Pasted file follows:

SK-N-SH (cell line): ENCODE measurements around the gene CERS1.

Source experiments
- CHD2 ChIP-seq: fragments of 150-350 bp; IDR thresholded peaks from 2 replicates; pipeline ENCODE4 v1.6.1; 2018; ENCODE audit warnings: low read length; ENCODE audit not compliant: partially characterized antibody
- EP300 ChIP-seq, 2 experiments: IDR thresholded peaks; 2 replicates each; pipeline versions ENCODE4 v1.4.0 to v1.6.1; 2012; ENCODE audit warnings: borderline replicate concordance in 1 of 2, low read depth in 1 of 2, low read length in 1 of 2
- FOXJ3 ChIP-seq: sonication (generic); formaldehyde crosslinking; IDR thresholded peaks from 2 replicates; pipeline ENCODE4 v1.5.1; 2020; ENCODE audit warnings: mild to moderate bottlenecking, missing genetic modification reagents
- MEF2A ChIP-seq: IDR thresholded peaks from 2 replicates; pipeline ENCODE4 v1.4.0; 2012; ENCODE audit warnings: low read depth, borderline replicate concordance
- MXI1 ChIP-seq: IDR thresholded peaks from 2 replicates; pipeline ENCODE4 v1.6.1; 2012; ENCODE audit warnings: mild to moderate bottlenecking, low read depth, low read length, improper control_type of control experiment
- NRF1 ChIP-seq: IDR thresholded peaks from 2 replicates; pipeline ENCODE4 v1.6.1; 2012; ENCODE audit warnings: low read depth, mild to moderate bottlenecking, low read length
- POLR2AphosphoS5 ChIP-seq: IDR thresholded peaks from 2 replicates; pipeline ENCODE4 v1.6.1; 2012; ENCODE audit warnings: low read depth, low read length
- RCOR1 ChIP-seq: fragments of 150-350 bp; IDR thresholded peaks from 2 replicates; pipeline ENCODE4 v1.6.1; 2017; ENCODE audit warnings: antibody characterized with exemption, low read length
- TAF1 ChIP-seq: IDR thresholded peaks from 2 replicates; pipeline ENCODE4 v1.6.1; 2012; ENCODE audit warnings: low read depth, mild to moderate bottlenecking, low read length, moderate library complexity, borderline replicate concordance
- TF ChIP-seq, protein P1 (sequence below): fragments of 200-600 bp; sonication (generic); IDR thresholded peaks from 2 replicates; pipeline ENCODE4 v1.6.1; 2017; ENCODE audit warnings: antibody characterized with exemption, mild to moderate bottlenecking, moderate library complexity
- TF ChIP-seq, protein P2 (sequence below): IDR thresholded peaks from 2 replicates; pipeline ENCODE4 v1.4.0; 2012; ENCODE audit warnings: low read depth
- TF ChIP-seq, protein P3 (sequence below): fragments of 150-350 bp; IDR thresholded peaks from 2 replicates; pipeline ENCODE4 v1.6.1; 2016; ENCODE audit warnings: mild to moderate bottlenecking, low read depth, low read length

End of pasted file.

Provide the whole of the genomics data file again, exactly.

SK-N-SH (cell line): ENCODE measurements around the gene CERS1.

Source experiments
- CHD2 ChIP-seq: fragments of 150-350 bp; IDR thresholded peaks from 2 replicates; pipeline ENCODE4 v1.6.1; 2018; ENCODE audit warnings: low read length; ENCODE audit not compliant: partially characterized antibody
- EP300 ChIP-seq, 2 experiments: IDR thresholded peaks; 2 replicates each; pipeline versions ENCODE4 v1.4.0 to v1.6.1; 2012; ENCODE audit warnings: borderline replicate concordance in 1 of 2, low read depth in 1 of 2, low read length in 1 of 2
- FOXJ3 ChIP-seq: sonication (generic); formaldehyde crosslinking; IDR thresholded peaks from 2 replicates; pipeline ENCODE4 v1.5.1; 2020; ENCODE audit warnings: mild to moderate bottlenecking, missing genetic modification reagents
- MEF2A ChIP-seq: IDR thresholded peaks from 2 replicates; pipeline ENCODE4 v1.4.0; 2012; ENCODE audit warnings: low read depth, borderline replicate concordance
- MXI1 ChIP-seq: IDR thresholded peaks from 2 replicates; pipeline ENCODE4 v1.6.1; 2012; ENCODE audit warnings: mild to moderate bottlenecking, low read depth, low read length, improper control_type of control experiment
- NRF1 ChIP-seq: IDR thresholded peaks from 2 replicates; pipeline ENCODE4 v1.6.1; 2012; ENCODE audit warnings: low read depth, mild to moderate bottlenecking, low read length
- POLR2AphosphoS5 ChIP-seq: IDR thresholded peaks from 2 replicates; pipeline ENCODE4 v1.6.1; 2012; ENCODE audit warnings: low read depth, low read length
- RCOR1 ChIP-seq: fragments of 150-350 bp; IDR thresholded peaks from 2 replicates; pipeline ENCODE4 v1.6.1; 2017; ENCODE audit warnings: antibody characterized with exemption, low read length
- TAF1 ChIP-seq: IDR thresholded peaks from 2 replicates; pipeline ENCODE4 v1.6.1; 2012; ENCODE audit warnings: low read depth, mild to moderate bottlenecking, low read length, moderate library complexity, borderline replicate concordance
- TF ChIP-seq, protein P1 (sequence below): fragments of 200-600 bp; sonication (generic); IDR thresholded peaks from 2 replicates; pipeline ENCODE4 v1.6.1; 2017; ENCODE audit warnings: antibody characterized with exemption, mild to moderate bottlenecking, moderate library complexity
- TF ChIP-seq, protein P2 (sequence below): IDR thresholded peaks from 2 replicates; pipeline ENCODE4 v1.4.0; 2012; ENCODE audit warnings: low read depth
- TF ChIP-seq, protein P3 (sequence below): fragments of 150-350 bp; IDR thresholded peaks from 2 replicates; pipeline ENCODE4 v1.6.1; 2016; ENCODE audit warnings: mild to moderate bottlenecking, low read depth, low read length